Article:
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Second NYC Google Employee Takes Own Life

08 May, 2023 Liz Carey

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New York, NY (WorkersCompensation.com) – A senior software engineer at the New York headquarters for Google apparently died by suicide last week, the second Google engineer to do so in recent months.

Police said the man jumped from the 14th floor of Google’s 111 Eighth Ave. building around 11:30 p.m. on Thursday. Initially, police responded to a number of calls for an unconscious person lying on the ground on West 15th Street, opposite Google’s headquarters.

Police said the 31-year-old man was unconscious and taken to Bellevue Hospital, where he was pronounced dead.

An investigation by police found handprints on the ledge of an open-air terrace on the 14th floor. However, investigators said they did not find a boat or any video of the engineer’s last moments.

In February, another Google employee died in an apparent suicide at the company’s Manhattan headquarters.

Jacob Pratt, 33, was found dead in his apartment at the corner of W. 26th Street in Chelsea on February 16.

According to the NY Police Department, Pratt appeared to have hanged himself in his apartment.

“Upon arrival, officers observed a 33-year-old male unconscious and unresponsive,” the NYPD told The New York Post.

Officials said paramedics arrived and was pronounced dead on the scene. Investigators said there was no sign of foul play.

Pratt had been with the company for four years as an account manager.

In January, Google cut 12,000 jobs, an estimated six percent of the company’s workforce worldwide.

At the same time, the company’s CEO, Sundar Pichai, received a $226 million payday, a huge increase from his compensation of $6.3 million as CEO in 2021.

Just last month, Pichai said the company could face more layoffs. In conversation with the Wall Street Journal the goal was to make the company 20 percent more efficient.

"We’re very, very focused on this set of opportunities we have, and I think there’s a lot of work left. There’s also an important inflection point with AI. Where we can, we are definitely prioritizing and moving people to our most important areas, so that is ongoing work,” he said. "We are trying to accomplish that across many different ways. We’re literally looking at every aspect of what we do, and as we said on our last earnings call, we’re thinking about how to re-engineer our cost base in a durable way. We are definitely being focused on creating durable savings.”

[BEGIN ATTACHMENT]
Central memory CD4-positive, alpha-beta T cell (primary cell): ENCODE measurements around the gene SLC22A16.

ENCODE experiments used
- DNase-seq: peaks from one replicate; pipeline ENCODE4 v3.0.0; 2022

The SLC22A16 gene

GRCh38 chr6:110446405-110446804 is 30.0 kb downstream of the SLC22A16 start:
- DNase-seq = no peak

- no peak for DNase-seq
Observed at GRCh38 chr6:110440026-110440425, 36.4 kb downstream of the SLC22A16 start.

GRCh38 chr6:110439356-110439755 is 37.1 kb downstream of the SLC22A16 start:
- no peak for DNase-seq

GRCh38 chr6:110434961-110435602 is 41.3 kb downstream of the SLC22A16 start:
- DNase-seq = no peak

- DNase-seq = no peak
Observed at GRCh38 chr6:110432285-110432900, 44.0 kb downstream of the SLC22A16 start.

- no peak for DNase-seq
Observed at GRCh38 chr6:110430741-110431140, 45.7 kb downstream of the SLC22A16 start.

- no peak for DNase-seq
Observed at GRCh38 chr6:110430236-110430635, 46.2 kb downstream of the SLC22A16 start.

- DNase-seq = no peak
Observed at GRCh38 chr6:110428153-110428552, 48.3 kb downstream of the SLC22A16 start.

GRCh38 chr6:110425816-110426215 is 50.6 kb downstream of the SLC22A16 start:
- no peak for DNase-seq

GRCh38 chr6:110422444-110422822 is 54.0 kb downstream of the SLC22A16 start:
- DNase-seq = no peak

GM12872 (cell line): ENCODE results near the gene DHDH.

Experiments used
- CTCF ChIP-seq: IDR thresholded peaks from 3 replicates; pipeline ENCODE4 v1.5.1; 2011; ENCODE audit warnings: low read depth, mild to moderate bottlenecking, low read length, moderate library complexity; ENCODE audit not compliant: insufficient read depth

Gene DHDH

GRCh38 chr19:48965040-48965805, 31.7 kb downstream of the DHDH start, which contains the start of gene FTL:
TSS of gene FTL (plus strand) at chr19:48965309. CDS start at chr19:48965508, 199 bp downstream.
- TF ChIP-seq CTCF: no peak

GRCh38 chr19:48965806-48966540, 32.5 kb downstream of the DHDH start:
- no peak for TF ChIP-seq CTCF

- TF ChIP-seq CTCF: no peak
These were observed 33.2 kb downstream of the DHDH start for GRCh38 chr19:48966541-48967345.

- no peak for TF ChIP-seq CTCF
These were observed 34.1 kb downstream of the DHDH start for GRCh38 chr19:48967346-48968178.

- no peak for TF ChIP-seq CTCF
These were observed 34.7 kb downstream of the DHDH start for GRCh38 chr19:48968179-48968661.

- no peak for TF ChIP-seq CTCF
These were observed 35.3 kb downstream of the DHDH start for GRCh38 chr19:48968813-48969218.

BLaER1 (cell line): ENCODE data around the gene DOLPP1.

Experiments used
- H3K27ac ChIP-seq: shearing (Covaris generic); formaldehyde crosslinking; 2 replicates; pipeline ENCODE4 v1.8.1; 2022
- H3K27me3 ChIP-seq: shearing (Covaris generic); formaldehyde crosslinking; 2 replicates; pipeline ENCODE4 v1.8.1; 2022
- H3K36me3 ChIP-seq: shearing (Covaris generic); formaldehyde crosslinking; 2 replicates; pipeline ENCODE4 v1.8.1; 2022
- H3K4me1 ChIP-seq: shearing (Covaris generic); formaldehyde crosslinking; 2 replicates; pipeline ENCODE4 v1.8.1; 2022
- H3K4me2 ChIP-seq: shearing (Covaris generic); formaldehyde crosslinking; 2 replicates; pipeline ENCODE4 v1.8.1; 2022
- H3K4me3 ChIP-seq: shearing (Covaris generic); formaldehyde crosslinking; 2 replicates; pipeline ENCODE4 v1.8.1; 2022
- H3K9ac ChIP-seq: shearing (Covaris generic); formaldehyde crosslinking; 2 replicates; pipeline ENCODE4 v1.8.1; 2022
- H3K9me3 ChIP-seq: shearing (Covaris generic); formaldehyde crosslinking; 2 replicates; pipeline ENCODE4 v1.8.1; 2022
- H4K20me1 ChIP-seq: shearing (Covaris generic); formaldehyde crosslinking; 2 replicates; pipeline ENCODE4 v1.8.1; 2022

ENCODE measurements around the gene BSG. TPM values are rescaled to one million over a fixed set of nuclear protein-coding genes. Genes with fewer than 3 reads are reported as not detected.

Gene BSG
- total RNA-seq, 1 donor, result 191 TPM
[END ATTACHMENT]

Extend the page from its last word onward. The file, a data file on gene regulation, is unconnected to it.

In December 2022, LinkedIn reported that more than 30 percent of professionals reported feeling anxious about their jobs, and fear their employers are planning budget cuts and layoffs. People in tech were some of the most concerned, the report said.

In 2022, the tech sector has had more than 150,000 layoffs. Twitter, Amazon, and Meta all laid off personnel, as well as put hiring freezes in place and rescinded some job offers. Twitter laid off 50 percent of Twitter’s workforce when he took over the company and provided employees with an ultimatum to either commit to a hardcore work environment or leave.

Some 1,200 full-time employees left because of Musk’s ultimatum, shrinking the company’s payroll to about 3,700.

Industry experts expect other tech companies will likely closely follow Mush’s strategy in trimming the fat and aggressively downsize.

According to TechCrunch, tech companies have laid off 168,243 employees in 2023, including Google, Amazon and Microsoft.

So far, in May, layoffs have racked the tech world. Rapid announced a second round of layoffs, dropping its staff from 230 in April to just 42. Meesho, cut 15 percent of its jobs, while Shopify laid off another 20 percent of its workforce, cutting more than 2,000 jobs.

In April, Dropbox laid off 500 employees, or 16 percent of its staff, while Amazon shut down its Halo Health division, part of the elimination of 18,000 jobs announced in January, bringing the total to 27,000 over the year, or 8 percent of its total workforce. Lyft announced a layoff of 26 percent of its workforce; while Meta is expected to lay off 10,000 jobs, and Redfin laid off 4 percent of the workforce. Apple announced it was laying off a small number of roles on its corporate retail team.

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    About The Author

    • Liz Carey

      Liz Carey has worked as a writer, reporter and editor for nearly 25 years. First, as an investigative reporter for Gannett and later as the Vice President of a local Chamber of Commerce, Carey has covered everything from local government to the statehouse to the aerospace industry. Her work as a reporter, as well as her work in the community, have led her to become an advocate for the working poor, as well as the small business owner.

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